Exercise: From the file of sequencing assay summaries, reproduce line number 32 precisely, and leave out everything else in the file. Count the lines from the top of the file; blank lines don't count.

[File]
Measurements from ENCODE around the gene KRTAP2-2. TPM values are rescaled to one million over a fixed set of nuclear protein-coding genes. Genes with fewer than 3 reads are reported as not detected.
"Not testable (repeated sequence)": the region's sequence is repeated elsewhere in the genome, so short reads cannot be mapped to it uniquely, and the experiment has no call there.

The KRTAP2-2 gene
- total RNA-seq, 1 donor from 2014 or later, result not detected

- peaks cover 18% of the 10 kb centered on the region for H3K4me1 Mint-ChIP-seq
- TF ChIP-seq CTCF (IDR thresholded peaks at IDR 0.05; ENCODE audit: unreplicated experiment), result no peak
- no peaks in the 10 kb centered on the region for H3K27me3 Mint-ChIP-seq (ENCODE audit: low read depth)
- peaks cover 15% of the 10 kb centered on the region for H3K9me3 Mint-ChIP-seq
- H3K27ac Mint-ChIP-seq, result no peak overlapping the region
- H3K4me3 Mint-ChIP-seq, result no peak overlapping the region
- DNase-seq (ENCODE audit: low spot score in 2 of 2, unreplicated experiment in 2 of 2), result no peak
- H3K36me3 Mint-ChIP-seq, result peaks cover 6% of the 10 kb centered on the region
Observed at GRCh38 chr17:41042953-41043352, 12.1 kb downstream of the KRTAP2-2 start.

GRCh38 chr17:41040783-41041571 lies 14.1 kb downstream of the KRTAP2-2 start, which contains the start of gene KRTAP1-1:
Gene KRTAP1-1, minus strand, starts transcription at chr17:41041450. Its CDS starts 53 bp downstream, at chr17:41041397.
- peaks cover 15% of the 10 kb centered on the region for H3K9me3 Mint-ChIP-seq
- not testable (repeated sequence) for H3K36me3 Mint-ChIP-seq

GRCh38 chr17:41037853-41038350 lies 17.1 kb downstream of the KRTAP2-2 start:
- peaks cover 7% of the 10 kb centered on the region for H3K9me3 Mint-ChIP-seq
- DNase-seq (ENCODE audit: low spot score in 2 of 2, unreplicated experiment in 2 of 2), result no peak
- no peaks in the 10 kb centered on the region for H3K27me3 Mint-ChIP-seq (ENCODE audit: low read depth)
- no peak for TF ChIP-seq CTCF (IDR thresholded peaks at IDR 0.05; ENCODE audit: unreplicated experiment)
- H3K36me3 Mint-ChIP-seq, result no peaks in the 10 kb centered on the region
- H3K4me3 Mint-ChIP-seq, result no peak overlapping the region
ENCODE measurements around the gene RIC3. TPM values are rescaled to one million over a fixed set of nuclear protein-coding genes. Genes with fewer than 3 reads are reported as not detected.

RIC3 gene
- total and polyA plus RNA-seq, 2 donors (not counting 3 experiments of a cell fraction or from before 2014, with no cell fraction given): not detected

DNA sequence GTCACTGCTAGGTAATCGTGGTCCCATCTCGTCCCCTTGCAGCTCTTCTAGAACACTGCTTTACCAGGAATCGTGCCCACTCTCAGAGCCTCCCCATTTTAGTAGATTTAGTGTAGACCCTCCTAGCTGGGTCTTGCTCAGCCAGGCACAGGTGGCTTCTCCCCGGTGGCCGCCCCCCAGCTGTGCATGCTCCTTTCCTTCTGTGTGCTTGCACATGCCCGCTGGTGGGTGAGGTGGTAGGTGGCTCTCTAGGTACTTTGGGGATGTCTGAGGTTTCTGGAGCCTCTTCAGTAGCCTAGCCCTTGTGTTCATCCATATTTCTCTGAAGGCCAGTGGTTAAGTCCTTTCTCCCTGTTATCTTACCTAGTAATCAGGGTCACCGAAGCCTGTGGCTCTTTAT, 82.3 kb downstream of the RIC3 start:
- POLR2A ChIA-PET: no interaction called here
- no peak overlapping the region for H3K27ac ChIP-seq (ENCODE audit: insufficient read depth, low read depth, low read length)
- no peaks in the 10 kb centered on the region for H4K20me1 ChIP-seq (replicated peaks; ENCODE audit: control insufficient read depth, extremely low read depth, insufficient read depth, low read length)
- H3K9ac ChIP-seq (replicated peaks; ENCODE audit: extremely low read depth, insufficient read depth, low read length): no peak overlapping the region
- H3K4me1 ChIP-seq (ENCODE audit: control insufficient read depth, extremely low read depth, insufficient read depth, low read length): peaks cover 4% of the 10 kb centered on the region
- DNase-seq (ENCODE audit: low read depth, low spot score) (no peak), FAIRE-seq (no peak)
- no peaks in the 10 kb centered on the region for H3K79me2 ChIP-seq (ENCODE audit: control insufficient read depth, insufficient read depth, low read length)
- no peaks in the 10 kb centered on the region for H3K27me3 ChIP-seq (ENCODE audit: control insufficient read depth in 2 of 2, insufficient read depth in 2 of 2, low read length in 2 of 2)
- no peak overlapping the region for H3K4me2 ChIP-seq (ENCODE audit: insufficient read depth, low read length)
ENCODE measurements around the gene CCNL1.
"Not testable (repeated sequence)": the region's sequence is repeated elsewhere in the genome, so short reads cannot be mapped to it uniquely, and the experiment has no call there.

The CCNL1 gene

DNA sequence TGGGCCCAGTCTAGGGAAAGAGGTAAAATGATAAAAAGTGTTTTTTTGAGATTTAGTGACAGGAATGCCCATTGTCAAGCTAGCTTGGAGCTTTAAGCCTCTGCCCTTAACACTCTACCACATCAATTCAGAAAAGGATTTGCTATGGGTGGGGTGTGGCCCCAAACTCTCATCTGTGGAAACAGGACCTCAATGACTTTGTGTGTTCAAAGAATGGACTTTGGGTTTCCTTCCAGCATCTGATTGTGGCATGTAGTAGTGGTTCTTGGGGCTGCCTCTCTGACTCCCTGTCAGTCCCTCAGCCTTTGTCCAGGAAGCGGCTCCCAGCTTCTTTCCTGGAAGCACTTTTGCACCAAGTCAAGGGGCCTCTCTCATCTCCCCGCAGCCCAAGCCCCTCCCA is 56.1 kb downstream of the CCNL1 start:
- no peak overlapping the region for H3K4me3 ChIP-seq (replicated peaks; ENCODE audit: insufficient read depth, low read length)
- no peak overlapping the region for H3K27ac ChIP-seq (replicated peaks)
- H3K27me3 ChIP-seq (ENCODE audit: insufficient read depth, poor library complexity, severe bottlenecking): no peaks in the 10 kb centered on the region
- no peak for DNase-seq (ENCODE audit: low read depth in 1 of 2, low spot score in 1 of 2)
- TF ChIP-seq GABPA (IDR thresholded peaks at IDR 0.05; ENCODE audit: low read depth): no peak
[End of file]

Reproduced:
- H3K9ac ChIP-seq (replicated peaks; ENCODE audit: extremely low read depth, insufficient read depth, low read length): no peak overlapping the region